The man shrugged his shoulders and said apologetically, ‘Smokers cough”. I shrugged mine, and pointed at the floor where numerous herbs and spices now lay scattered, and said, ”Pepper”.

There was a moment of silence, perhaps we were all sub-consciously observing the ‘deaths of those bottles’, and then….

We all started laughing. 

One of the other shoppers shrugged and said with a smile, ”Panic sure isn’t going to stop the virus.”

And then we all went on our way to finish our shopping.

But truer words have never been spoken. Panic isn’t going to stop it, and it also isn’t going to help anyone. 

And we’ve had our fair share of panic in our country. Not only do we have the daily stress of the lack of jobs, lack of clean water and people dying due to those factors, we also have the daily concern of crime that is more severe than you could imagine (and gets swept under the rug). Our economy has been crashing for a long time now – it will get worse, and still would have, with or without the virus. And let’s not forget that in 2018 polony tried to kill us here in South Africa! That was frightening for us as a small family – although my children don’t eat polony, we were regular eaters of that brand of cold meat and bacon, and at that stage I was buying Rainbow Chicken products.

I am not making light of this virus that is doing the rounds, please don’t get me wrong. I have a lovely blogging friend who is currently in quarantine because she has it, and although she is struggling, her optimism and levels of hope are encouraging.

I read somewhere that it’s not a case of if you get the virus, it’s a case of when.

Maybe there is something wrong with me, but I still don’t feel panicked. 

There are infinite resources to advise us of how we can be responsible, and naturally I am taking the necessary precautions. But for me personally? I find that being calm, and having hope, and offering encouragement and support can be equally as ‘catchy as the virus’.

My heart goes out to those who have lost loved ones because of this virus, and to those who are in quarantine because they have contracted it. I am sad for them, and wish I could change all this. Take it away. Turn it into a bad dream and allow us all to wake up and find it wasn’t real.

But it is real. And it is scary. And it is sad.

However, panic isn’t going to help any of us.

I think that as with everything in life, we can only do what we can to change what we can – be aware, and take precautionary measures.

Here’s hoping that you all find a semblance of peace amidst this chaos!

momentary presence

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Photo credit : thatsundayfeelingblog.com

This morning, as I sipped thoughtfully on my second cup of coffee and watched a YouTube video, something in me seemed to wake up – and it wasn’t just because of my brain’s caffeine ecstasy.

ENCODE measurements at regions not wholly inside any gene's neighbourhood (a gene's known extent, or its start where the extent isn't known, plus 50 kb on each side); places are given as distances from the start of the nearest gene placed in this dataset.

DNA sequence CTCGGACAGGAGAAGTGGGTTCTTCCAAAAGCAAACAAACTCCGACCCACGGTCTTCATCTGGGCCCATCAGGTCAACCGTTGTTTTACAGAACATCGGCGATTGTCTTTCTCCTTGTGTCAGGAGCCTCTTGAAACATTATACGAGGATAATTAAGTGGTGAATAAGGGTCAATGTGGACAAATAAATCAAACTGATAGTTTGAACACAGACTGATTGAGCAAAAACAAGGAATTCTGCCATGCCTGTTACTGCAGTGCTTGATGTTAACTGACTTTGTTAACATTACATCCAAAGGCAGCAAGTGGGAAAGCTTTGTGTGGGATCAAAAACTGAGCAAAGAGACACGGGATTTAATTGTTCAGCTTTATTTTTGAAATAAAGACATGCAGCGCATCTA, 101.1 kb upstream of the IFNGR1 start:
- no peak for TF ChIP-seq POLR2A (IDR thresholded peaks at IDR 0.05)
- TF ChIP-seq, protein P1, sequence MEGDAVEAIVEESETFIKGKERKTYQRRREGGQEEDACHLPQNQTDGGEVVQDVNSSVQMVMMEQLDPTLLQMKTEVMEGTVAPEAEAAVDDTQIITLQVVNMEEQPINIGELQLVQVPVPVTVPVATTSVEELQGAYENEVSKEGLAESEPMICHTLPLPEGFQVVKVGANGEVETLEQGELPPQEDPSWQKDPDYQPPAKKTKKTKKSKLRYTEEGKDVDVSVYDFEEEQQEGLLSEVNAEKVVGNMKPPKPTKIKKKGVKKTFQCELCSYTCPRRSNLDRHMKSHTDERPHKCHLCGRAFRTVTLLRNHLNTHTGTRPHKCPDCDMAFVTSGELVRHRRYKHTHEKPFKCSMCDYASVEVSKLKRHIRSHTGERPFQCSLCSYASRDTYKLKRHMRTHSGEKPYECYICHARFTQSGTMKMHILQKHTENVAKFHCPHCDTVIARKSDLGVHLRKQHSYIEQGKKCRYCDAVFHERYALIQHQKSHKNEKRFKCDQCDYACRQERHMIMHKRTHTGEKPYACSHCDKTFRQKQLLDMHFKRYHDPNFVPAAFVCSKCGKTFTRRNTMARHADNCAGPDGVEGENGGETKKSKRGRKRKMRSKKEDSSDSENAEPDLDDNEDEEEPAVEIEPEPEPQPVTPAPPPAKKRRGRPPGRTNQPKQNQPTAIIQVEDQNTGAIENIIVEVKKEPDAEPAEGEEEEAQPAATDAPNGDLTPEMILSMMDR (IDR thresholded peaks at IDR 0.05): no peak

I’m sure that in my archives somewhere I have probably written a post on ‘balance’ – healthy life balance to boost happiness and productivity each day. A part of me still agrees with that because sometimes we have to be careful about what we choose to connect to – we need to balance things out and focus more on priorities, seeking out positive contributions to our lives as opposed to negative ones.

As a single mom, (and dad – because he’s been gone for 12+ years), breadwinner, head of the household, I have a lot that I need to juggle and balance on a daily basis. Throughout the day, I find myself thinking of the next thing that needs to be done on the list and how I am going to accomplish it, or fit it in, while still attending to the things that require my immediate attention.

BUT….

I’m missing out! Sabotaging myself, in a way!

Instead of balancing my need to be balanced, I’ve focused way too much on it! (That makes sense in my head – hope it does in yours too!)

I’ve been so focused on finding balance and accomplishing it, that I have lost sight of being present in the moment. Completely present. Showing up and being there, just in that moment!

And allowing myself to reflect on that, I can actually ‘see’ where I have missed out on so many opportunities to experience so many wonderful things! 

Moments have always been special to me, don’t get me wrong. Being present is something I push for. But if I am entirely honest? As ‘present’ as I am? My mind is still ‘juggling’, at a mile a minute, the next thing that needs to be done.

I am totally missing out on what can be accomplished, enjoyed and celebrated if I just stop and stay in that moment instead of worrying if I’m balancing things correctly!

After all, the present moment is all I have that is guaranteed – so I need to make the most of it! 

 

teaching learning moments

Yes, the pictures above ARE ME! (I usually avoid sneaky captures, so this is a rare moment 😉 ) What I am doing here, however, is not rare.